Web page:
During the graduation, Wheman told students that the day was theirs.

“You’re heroes, pioneers and champions,” he said. “You did it. It doesn’t just happen. You did it because you joined hands.”

Participating students gave up their final year of high school, which by law they can attend until they are 21 years old, to apply for the program. Those accepted were chosen randomly from the pool of applicants, said Steven Harris, whose son, Sean, applied twice.

“We had talked to his teachers through- out the years about life after high school, and like they said, this was an opportunity of a lifetime,” he said. “We’re very thankful to his teachers for encouraging us to do this. They said it would be a good fit for him. I’ve been a blubbering idiot the whole time. I feel so strongly today.”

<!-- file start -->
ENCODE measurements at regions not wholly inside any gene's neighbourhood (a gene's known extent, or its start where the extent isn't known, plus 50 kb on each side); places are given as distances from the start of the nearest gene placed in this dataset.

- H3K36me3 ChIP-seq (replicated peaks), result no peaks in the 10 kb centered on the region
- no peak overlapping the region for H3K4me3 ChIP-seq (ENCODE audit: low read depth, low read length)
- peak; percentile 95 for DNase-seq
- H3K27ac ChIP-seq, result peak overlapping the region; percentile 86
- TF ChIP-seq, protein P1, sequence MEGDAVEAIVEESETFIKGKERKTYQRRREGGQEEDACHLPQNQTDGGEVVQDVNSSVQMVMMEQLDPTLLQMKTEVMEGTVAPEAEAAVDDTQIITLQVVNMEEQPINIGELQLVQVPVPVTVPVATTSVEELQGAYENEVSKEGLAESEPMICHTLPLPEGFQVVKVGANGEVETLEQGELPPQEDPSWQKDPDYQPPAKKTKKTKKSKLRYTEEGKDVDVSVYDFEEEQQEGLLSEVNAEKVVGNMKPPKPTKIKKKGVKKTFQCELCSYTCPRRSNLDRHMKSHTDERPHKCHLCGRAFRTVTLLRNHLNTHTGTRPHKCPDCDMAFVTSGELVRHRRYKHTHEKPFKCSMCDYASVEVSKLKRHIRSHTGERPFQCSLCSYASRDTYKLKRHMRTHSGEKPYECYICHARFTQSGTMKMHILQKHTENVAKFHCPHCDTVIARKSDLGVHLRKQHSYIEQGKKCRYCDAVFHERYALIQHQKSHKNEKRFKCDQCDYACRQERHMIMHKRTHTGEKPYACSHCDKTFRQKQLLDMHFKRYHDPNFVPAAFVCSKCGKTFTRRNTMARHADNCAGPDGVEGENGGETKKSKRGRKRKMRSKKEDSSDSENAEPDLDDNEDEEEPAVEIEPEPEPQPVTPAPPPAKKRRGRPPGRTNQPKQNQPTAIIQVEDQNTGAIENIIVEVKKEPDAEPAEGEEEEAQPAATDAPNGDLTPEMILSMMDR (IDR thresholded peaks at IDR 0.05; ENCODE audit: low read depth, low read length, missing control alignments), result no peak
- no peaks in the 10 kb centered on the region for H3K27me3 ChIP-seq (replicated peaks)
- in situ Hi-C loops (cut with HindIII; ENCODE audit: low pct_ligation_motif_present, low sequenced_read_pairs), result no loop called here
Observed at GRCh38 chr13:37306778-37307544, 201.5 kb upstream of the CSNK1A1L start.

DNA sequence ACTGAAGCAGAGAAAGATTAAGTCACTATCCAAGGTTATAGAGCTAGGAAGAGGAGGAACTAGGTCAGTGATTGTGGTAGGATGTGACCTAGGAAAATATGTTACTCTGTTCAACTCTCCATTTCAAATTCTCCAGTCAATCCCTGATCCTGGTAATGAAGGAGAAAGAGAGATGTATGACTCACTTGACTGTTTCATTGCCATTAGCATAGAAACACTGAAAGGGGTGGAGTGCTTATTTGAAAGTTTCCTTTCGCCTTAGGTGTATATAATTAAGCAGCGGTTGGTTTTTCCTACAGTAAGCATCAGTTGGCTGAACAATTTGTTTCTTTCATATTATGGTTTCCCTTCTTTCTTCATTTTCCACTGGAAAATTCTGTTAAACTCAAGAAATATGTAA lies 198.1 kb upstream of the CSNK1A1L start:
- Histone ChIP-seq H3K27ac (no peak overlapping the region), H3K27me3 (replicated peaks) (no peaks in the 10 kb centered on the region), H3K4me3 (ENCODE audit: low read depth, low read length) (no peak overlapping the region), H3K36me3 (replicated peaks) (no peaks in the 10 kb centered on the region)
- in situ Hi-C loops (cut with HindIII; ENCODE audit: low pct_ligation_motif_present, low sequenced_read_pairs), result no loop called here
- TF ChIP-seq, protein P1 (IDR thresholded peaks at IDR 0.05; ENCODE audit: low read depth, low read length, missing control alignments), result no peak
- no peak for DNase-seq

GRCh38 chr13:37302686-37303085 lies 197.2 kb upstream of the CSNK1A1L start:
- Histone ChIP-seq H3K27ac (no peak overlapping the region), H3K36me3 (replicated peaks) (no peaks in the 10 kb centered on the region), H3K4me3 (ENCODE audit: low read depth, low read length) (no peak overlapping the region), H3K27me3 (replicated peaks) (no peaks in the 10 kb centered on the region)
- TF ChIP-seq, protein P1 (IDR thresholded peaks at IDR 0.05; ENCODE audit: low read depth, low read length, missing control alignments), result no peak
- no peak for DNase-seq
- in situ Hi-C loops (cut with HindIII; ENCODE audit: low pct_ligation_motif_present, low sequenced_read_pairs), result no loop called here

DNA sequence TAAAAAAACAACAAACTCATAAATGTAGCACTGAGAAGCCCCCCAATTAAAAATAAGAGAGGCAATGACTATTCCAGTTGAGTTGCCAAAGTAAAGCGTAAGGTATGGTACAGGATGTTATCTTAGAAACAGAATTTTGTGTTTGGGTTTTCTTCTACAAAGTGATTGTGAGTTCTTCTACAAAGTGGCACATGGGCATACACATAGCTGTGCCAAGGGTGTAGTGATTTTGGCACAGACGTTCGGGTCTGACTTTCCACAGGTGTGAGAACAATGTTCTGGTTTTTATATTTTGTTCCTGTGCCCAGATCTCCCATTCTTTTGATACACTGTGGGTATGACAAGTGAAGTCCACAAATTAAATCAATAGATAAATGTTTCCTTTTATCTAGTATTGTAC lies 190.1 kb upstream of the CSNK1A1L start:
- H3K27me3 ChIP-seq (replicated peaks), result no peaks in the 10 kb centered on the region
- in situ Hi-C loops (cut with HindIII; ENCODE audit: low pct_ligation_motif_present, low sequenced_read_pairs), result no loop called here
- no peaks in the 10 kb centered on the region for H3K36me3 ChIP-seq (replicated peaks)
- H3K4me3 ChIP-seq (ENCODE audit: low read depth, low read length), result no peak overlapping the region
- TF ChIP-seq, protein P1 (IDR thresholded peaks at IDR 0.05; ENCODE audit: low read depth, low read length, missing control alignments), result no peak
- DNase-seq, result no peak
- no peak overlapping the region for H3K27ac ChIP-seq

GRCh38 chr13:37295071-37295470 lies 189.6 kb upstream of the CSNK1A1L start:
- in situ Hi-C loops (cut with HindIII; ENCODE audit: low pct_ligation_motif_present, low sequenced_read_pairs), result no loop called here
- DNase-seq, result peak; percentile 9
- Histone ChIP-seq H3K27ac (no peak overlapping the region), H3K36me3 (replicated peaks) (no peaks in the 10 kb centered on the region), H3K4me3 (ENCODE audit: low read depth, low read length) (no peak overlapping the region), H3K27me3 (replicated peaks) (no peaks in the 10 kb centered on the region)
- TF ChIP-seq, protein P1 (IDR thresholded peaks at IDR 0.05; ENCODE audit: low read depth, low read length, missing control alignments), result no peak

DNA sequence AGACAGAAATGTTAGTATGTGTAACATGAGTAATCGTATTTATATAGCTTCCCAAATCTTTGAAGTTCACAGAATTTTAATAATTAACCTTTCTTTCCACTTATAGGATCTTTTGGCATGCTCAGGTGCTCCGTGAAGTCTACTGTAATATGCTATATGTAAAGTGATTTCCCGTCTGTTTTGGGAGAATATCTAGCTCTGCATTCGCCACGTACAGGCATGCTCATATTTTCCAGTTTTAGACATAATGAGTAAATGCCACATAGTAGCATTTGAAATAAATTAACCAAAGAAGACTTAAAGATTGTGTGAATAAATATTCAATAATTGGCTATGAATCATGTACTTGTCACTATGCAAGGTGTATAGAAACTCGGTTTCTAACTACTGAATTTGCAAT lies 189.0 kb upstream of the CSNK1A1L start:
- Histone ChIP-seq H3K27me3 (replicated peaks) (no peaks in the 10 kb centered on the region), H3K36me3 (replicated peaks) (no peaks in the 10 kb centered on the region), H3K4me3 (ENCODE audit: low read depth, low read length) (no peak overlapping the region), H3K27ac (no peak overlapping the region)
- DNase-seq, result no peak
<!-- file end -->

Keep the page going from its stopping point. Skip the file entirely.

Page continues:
Sean Harris was one of four students selected from Deep Run High School.

“We were just really lucky this year to have so many of our students be chosen,” said Linda Maillet, Sean Harris’ exceptional education teacher from Deep Run, who attended the ceremony.

Former Deep Run student Brittany Lott said she had learned how to be independent through the program. Her father, Milton Randall, said that he felt exhilarated after the ceremony.

“You know she’s really come a long way,” he said. “When she left Deep Run there was a lot of apprehension there. . . She’s just matured over the course of the year here.”